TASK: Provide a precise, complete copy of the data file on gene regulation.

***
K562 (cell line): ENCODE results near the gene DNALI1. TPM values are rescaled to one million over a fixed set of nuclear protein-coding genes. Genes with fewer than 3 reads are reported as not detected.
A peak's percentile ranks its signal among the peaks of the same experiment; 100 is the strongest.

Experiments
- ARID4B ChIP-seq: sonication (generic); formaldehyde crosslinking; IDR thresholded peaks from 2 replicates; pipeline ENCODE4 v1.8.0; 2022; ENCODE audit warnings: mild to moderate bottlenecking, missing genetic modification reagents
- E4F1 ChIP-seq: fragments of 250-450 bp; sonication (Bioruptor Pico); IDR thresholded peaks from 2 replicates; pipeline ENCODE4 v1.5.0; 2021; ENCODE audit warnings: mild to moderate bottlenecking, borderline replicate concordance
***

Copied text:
K562 (cell line): ENCODE results near the gene DNALI1. TPM values are rescaled to one million over a fixed set of nuclear protein-coding genes. Genes with fewer than 3 reads are reported as not detected.
A peak's percentile ranks its signal among the peaks of the same experiment; 100 is the strongest.

Experiments
- ARID4B ChIP-seq: sonication (generic); formaldehyde crosslinking; IDR thresholded peaks from 2 replicates; pipeline ENCODE4 v1.8.0; 2022; ENCODE audit warnings: mild to moderate bottlenecking, missing genetic modification reagents
- E4F1 ChIP-seq: fragments of 250-450 bp; sonication (Bioruptor Pico); IDR thresholded peaks from 2 replicates; pipeline ENCODE4 v1.5.0; 2021; ENCODE audit warnings: mild to moderate bottlenecking, borderline replicate concordance